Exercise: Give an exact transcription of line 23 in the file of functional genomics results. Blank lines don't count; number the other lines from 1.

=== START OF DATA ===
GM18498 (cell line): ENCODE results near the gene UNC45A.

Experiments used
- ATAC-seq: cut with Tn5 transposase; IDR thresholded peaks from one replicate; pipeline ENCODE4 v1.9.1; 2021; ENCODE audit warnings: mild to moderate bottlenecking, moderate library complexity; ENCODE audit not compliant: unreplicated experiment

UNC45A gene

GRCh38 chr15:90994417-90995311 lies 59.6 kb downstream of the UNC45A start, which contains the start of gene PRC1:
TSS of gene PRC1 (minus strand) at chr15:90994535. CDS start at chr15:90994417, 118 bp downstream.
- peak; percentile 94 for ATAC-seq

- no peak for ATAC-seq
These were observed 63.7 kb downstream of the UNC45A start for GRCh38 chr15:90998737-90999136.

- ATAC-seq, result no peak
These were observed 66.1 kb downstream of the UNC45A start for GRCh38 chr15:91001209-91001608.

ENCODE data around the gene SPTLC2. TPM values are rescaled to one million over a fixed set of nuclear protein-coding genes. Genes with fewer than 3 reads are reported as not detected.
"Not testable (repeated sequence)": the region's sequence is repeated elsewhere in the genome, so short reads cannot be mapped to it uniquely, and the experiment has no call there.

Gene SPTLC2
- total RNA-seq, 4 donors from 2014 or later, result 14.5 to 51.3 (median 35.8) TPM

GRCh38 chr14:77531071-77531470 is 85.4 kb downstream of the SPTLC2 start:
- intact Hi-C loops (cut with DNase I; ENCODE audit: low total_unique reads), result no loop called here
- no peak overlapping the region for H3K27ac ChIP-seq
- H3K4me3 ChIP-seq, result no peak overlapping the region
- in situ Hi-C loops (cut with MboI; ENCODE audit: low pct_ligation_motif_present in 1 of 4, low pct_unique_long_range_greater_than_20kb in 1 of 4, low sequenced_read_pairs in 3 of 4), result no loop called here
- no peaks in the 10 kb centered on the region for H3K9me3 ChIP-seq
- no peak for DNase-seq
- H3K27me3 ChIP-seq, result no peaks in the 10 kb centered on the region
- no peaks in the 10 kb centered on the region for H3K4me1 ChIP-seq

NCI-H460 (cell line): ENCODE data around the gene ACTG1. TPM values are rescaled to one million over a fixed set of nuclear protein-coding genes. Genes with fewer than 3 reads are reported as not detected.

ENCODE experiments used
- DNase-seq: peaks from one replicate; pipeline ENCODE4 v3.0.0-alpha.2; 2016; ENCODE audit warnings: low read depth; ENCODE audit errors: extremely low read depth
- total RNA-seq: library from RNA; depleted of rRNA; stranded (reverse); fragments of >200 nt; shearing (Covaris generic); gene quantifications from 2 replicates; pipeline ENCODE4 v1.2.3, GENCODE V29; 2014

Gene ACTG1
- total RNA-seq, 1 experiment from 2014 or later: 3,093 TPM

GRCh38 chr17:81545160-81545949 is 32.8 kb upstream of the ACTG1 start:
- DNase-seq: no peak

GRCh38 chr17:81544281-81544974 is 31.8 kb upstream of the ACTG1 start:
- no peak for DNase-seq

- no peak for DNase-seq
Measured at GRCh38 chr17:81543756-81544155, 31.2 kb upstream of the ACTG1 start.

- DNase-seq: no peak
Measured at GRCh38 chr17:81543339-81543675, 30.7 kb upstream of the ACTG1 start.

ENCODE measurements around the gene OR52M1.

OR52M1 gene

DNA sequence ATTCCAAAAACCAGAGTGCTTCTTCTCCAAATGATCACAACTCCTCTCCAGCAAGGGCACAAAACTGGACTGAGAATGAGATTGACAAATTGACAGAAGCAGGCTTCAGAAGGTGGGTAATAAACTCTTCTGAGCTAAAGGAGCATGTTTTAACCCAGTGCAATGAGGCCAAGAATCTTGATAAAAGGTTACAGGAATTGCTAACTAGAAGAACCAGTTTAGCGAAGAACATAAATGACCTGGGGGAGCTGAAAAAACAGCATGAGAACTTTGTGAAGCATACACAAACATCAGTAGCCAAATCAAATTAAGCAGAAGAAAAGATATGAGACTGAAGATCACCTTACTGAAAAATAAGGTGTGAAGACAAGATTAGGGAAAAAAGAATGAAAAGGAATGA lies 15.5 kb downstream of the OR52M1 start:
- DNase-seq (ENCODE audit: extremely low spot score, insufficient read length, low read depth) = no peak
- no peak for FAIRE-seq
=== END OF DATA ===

- H3K27me3 ChIP-seq, result no peaks in the 10 kb centered on the region